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  30. Eleutheric-Conjectural Libertarianism: a Concise Philosophical Explanation.J. C. Lester - 2022 - MEST Journal 10 (2):111-123.
    The two purposes of this essay. The general philosophical problem with most versions of social libertarianism and how this essay will proceed. The specific problem with liberty explained by a thought-experiment. The positive and abstract theory of interpersonal liberty-in-itself as ‘the absence of interpersonal initiated constraints on want-satisfaction’, for short ‘no initiated impositions’. The individualistic liberty-maximisation theory solves the problems of clashes, defences, and rectifications without entailing interpersonal utility comparisons or libertarian consequentialism. The practical implications of instantiating liberty: three rules (...)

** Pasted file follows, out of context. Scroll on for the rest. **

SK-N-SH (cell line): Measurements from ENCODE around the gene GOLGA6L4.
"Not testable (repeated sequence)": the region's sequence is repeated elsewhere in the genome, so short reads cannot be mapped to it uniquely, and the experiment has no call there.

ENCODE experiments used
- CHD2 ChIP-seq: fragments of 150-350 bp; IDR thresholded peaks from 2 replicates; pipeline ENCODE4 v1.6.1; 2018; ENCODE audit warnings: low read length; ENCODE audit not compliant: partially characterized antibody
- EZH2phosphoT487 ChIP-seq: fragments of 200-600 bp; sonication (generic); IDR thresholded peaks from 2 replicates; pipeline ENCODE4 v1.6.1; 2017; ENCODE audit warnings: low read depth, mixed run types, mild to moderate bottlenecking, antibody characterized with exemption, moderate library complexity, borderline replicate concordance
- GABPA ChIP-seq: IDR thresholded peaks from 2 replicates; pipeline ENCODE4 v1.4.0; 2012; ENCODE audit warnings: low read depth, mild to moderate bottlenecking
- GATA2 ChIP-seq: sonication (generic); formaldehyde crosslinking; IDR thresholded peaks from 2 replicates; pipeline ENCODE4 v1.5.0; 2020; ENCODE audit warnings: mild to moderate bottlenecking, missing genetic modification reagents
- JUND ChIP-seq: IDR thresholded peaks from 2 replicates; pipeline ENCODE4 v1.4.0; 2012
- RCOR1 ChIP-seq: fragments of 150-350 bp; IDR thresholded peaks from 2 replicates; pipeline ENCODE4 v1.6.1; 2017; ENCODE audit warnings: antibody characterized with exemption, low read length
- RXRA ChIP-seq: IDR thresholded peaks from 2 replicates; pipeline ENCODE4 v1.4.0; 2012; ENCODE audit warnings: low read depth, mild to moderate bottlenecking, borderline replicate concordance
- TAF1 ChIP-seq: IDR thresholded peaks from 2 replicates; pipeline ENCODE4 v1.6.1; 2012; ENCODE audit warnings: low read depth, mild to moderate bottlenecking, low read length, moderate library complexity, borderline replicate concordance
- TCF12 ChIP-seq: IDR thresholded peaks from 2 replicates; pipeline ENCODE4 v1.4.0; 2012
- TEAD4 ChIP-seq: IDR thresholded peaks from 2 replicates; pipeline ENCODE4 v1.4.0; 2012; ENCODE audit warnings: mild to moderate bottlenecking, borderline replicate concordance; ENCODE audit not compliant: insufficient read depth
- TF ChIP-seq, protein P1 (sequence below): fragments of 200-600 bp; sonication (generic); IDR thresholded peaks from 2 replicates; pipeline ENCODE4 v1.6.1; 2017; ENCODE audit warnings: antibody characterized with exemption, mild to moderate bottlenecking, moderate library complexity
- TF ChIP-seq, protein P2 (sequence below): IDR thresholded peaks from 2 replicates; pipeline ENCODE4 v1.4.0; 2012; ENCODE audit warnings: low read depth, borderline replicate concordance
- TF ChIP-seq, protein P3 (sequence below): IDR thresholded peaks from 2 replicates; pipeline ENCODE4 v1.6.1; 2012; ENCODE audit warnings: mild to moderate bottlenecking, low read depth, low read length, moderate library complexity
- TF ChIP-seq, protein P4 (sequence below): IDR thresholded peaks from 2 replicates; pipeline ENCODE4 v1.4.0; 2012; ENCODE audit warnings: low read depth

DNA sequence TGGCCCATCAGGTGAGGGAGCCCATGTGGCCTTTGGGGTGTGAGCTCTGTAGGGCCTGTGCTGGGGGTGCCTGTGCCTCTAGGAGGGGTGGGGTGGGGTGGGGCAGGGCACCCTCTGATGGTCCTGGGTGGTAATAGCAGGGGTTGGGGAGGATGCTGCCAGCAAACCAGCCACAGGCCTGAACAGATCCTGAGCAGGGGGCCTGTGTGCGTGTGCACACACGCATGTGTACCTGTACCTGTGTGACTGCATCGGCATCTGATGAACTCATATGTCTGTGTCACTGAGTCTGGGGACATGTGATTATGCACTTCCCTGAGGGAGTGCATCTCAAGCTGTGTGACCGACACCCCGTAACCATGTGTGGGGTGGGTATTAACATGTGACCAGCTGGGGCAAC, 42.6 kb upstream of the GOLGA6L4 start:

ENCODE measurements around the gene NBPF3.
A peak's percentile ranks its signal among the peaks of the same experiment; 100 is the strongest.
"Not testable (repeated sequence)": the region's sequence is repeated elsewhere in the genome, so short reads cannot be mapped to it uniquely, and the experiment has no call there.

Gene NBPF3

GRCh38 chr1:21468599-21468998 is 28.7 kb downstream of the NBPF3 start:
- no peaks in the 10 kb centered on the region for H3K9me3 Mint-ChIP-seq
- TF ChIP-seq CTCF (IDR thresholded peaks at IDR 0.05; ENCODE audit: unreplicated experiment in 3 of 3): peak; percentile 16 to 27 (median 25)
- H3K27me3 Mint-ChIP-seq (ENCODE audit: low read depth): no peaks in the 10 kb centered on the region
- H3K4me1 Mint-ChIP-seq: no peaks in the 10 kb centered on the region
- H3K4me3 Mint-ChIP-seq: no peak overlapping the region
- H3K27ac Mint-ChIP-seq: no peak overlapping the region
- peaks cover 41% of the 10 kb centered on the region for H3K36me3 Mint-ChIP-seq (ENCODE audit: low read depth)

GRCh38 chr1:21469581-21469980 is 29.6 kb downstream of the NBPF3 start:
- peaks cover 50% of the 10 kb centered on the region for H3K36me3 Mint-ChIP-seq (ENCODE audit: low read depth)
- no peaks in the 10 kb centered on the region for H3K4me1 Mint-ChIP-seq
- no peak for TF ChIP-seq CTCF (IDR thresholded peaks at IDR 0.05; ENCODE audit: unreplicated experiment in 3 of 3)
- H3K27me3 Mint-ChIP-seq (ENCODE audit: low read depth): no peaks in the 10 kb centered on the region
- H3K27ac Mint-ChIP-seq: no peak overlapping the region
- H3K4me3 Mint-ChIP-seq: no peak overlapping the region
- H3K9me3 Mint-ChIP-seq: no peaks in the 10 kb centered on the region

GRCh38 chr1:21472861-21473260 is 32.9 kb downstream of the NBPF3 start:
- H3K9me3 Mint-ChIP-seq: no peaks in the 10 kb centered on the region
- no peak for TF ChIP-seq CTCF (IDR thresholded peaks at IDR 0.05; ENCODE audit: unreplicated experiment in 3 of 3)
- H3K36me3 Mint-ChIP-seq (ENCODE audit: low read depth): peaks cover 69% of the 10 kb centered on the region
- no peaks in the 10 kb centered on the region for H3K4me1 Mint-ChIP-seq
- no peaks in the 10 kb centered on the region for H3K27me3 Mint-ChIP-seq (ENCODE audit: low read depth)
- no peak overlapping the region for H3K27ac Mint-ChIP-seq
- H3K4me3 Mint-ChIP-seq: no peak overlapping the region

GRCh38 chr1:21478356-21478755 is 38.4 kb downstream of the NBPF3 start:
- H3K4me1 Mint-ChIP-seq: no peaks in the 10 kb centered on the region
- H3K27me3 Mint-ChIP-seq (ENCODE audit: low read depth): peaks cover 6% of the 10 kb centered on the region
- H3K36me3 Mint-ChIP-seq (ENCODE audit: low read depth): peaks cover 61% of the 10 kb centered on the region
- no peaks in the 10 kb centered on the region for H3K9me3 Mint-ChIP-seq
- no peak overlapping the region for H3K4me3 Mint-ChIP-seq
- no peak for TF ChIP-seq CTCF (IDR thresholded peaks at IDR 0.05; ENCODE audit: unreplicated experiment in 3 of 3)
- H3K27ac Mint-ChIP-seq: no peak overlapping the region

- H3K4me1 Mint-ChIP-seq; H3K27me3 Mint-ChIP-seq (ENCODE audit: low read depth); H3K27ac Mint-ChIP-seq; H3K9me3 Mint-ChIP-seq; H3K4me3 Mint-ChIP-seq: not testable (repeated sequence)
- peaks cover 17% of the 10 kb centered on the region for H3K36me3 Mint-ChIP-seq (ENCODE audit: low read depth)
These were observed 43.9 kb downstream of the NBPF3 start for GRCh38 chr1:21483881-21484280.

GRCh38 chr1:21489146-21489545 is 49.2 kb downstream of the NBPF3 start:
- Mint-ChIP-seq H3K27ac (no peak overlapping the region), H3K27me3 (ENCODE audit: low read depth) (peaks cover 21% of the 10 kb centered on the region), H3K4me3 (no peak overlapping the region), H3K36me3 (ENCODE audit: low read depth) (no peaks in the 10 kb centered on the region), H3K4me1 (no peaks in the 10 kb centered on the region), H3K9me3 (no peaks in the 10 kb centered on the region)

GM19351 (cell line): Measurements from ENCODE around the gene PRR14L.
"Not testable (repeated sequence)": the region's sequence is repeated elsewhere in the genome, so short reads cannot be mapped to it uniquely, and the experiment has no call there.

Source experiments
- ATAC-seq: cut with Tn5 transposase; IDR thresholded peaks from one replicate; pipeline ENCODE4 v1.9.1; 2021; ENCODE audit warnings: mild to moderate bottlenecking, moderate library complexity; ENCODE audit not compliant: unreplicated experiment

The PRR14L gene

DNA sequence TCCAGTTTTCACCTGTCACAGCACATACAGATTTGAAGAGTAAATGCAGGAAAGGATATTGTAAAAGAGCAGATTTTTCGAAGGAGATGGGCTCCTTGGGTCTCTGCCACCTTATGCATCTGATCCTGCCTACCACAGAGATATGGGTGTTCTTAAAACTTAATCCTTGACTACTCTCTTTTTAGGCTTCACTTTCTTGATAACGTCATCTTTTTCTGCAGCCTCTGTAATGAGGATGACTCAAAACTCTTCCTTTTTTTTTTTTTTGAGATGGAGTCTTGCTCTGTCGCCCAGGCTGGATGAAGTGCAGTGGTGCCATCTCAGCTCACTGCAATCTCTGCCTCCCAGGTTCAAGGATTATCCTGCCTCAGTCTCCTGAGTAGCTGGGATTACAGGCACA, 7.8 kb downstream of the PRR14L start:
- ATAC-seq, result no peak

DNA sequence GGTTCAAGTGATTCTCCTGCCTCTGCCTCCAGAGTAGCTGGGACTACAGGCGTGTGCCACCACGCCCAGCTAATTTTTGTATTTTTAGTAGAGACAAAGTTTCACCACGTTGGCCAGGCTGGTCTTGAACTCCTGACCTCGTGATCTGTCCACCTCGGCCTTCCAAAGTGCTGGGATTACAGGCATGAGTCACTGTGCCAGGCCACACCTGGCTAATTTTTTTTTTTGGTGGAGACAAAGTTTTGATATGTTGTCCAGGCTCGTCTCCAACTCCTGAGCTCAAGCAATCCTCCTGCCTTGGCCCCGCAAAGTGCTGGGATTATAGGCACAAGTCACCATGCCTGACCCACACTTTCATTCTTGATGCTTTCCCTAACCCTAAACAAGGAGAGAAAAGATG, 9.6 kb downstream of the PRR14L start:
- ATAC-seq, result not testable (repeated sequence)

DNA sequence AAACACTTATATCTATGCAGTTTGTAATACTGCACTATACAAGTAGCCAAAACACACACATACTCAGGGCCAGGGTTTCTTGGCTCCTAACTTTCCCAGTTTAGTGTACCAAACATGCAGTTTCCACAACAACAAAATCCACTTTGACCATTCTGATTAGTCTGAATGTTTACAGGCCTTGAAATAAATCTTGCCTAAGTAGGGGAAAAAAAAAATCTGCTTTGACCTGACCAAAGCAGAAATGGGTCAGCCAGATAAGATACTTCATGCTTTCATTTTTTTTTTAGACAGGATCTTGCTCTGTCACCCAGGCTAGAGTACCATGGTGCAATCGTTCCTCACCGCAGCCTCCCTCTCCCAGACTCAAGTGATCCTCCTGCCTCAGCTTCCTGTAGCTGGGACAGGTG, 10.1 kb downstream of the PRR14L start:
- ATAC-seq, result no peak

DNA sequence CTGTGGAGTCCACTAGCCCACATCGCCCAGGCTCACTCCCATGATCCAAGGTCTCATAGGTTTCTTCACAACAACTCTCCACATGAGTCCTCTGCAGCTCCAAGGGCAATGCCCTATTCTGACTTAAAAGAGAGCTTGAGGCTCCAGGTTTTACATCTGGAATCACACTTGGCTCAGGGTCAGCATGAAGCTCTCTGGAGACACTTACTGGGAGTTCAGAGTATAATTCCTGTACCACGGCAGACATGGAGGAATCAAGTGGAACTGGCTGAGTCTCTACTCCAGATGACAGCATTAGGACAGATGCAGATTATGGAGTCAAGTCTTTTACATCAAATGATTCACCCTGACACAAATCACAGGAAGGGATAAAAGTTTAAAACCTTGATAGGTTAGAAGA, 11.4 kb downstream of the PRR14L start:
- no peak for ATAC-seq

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  31. A Flexible Contextualist Account of Epistemic Modals.Janice Dowell, J. L. - 2011 - Philosophers' Imprint 11:1-25.
    On Kratzer’s canonical account, modal expressions (like “might” and “must”) are represented semantically as quantifiers over possibilities. Such expressions are themselves neutral; they make a single contribution to determining the propositions expressed across a wide range of uses. What modulates the modality of the proposition expressed—as bouletic, epistemic, deontic, etc.—is context.2 This ain’t the canon for nothing. Its power lies in its ability to figure in a simple and highly unified explanation of a fairly wide range of language use. Recently, (...)
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  32. The Minimal Overlap Rule: Restrictions on Mergers for Creditors' Consensus.J. Alcalde, J. A. Silva & M. C. Marco-Gil -
    As it is known, there is no rule satisfying Additivity in the complete domain of bankruptcy problems. This paper proposes a notion of partial Additivity in this context, to be called µ-additivity. We find that µ-additivity, together with two quite compelling axioms, anonymity and continuity, identify the Minimal Overlap rule, introduced by Neill (1982).